What Doctors Are Missing About Your Menopause Symptoms
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What Doctors Are Missing About Your Menopause SymptomsAnthony William Offers A Fresh Explanation
As I explain in my book, Medical Medium, treatments prescribed for the symptoms that appear to accompany menopause, are often completely missing the point.
Pharmaceutical companies actively encouraged the hormone trend when they realized billions could be made by demonizing menopause and creating drugs to “cure” it. In the early 1960s a major promotional campaign was launched claiming that “estrogen deficiencies” were the cause of most of the ills being felt by women before, during, and after menopause. Sales of products promising to replace the supposedly missing estrogen—called hormone replacement therapy (HRT)—skyrocketed.
Women in the past didn’t turn to doctors for help with menopause, because they didn’t experience notable physical problems or symptoms with it. Women almost always felt better in perimeno-pause, menopause, and postmenopause than they had before. It was a normal part of life that didn’t require anything beyond acceptance.
That all changed in the modern era, around 1950. Women born from 1900 on were the first ones to experience night sweats, hot flashes, fatigue, panic attacks, anxiety, hair thinning, and joint pain when they reached a certain age.
Menopause and life after menopause aren’t anything to dread. Menopause itself isn’t meant to be a difficult physical process, and the wave of younger women who’ve begun to experience symptoms categorized as hormonal aren’t going through early menopause. Other factors entirely are in play—and there are powerful ways to address them.
You can go back to living a healthy life and embracing life at every stage.
When you’re looking to boost the immune system and support the reproductive system, the best foods to concentrate on are wild blueberries, sesame tahini, avocados, black beans, asparagus, apples, spinach, black grapes, and cucumbers. They’ll help by variously providing antioxidants, preventing hot flashes, providing critical nutrients to fortify vital organs, reducing inflammation, and keeping hormone levels balanced.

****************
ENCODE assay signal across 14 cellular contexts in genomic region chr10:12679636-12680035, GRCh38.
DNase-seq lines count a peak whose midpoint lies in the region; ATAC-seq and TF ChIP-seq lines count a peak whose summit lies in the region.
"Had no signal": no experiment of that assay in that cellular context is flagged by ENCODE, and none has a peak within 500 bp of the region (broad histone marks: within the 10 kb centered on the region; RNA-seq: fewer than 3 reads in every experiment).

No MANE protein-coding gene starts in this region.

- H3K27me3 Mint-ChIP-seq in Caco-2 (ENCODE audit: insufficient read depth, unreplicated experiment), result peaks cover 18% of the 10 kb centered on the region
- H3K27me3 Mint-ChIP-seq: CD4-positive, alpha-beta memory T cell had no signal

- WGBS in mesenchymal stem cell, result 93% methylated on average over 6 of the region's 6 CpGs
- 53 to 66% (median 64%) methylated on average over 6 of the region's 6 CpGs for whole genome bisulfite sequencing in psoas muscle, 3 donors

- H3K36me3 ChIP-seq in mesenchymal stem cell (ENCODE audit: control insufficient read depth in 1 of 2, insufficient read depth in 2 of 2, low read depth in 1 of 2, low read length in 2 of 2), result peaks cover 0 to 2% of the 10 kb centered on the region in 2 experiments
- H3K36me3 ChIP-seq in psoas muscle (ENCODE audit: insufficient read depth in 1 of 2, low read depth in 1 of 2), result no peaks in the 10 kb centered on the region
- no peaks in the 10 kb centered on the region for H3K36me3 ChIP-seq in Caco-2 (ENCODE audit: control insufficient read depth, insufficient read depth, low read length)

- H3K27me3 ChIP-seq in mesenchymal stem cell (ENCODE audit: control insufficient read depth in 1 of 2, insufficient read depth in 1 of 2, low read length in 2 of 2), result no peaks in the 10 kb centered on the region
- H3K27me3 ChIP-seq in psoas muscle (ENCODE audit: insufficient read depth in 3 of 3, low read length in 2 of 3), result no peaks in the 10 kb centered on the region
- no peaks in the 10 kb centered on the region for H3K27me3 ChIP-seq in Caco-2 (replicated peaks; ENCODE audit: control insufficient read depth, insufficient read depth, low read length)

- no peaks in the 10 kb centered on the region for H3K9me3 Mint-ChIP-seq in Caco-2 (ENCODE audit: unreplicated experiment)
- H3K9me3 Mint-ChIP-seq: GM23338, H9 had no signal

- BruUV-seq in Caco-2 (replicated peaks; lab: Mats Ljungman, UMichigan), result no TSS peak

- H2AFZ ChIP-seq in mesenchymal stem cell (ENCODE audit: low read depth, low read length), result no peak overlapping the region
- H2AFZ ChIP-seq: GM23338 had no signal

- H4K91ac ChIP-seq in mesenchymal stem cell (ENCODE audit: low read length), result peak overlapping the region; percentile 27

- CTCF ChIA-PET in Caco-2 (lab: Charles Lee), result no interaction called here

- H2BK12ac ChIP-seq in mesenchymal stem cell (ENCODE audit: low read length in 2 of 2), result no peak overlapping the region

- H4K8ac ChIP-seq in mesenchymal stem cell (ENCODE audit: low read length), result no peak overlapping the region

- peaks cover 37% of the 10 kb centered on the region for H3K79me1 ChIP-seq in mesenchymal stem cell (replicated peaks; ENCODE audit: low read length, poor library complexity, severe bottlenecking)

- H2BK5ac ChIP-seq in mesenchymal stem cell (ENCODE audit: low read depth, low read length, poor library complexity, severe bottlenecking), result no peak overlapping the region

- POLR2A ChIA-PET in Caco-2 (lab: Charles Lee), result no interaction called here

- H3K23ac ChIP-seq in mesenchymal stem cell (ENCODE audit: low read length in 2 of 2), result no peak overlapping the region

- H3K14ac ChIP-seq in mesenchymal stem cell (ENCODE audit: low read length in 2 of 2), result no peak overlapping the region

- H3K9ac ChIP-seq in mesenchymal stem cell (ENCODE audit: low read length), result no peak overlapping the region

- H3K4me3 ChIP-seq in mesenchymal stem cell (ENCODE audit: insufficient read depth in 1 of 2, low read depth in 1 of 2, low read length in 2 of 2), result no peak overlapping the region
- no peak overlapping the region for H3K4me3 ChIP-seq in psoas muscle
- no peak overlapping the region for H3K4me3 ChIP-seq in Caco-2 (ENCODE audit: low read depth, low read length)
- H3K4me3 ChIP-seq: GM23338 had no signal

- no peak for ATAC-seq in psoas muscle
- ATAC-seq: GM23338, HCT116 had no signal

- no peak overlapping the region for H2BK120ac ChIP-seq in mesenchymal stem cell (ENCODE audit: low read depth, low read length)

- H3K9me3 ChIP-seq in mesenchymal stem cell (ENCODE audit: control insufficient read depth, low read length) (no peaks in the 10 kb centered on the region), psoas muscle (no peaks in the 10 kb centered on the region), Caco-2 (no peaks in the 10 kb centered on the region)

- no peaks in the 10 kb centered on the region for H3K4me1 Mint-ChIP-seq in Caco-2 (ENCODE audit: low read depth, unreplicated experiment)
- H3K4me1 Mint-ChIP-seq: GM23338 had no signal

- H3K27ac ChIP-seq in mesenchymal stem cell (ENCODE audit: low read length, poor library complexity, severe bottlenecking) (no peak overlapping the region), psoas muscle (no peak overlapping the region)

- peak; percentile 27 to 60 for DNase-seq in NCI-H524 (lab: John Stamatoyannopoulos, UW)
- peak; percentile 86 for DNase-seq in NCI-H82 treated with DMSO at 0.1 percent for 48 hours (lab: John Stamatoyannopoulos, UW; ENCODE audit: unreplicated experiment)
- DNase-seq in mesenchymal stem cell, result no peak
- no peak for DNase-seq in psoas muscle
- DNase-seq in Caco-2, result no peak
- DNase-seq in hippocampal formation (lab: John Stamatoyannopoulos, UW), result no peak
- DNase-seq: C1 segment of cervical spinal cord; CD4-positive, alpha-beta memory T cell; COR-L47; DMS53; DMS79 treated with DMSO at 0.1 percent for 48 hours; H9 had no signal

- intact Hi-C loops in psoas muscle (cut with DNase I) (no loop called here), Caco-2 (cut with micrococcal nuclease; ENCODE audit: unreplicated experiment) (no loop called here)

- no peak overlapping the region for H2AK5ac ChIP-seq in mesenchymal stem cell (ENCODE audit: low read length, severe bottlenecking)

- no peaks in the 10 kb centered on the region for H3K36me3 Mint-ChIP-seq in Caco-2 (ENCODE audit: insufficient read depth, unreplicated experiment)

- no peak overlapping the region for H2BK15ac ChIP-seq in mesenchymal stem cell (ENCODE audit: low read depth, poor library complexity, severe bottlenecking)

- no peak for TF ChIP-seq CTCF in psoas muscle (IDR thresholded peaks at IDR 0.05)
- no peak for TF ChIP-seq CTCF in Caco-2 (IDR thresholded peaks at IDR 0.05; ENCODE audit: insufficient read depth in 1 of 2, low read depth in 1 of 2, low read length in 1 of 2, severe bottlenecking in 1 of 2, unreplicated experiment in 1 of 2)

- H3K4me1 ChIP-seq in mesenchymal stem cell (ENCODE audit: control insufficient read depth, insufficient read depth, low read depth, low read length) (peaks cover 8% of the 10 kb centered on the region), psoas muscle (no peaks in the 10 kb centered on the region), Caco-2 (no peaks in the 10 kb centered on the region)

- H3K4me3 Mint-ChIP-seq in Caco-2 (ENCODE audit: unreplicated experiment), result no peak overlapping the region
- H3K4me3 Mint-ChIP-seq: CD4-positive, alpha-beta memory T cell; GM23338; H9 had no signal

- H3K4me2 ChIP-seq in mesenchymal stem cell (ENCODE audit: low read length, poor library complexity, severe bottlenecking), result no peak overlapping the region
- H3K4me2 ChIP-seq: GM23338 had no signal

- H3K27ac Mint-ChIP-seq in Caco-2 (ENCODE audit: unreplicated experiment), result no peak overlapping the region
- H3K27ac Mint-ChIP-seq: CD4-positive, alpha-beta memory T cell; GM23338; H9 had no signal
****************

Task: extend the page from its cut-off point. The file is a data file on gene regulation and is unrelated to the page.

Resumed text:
Herbs and Supplements for Reproductive Systems
· Nettle leaf: reduces inflammation in the reproductive system.
· Wild yam: helps stabilize levels of estrogen and progesterone.
· Schisandra berry: helps flush excessive estrogen from the body.
· Hawthorn berry: aids the ovaries.
· Vitex (chaste tree berry): helps stabilize the menstrual cycle (if you’re still menstruating).
· Red clover blossom: helps flush out unhelpful hormones stored in the organs.
· Sage: helps protect the cervix from abnormal cell growth.
· Folic acid: helps replenish the uterus.
· B-complex: provides essential vitamins for the reproductive system.
· Vitamin D3: helps stabilize the reproductive and immune systems.
· Vitamin E: promotes blood circulation and strengthens the central nervous system.
Women first started to present with what we have come to know as menopause symptoms in the 1950s, women born prior to the early 1900's simply didnt have the same concerns. Doctors and pharmaceutical companies were initially baffled but attributed them to the change of life, and by doing so they completely missed three other commonalities.
1. Epstein-Barr Virus (EBV)
These women had all been born in the early 1900s, just as the Epstein-Barr virus (EBV) and other viruses were beginning to take root in the population.
EBV typically enters a woman when she is young and then spends decades building itself up to the point when it’s ready to make itself known in the form of inflammatory illness. It just so happened that women affected by the first non-aggressive strains of EBV were in their 40s or 50s when the viral incubation period ended and the symptoms began.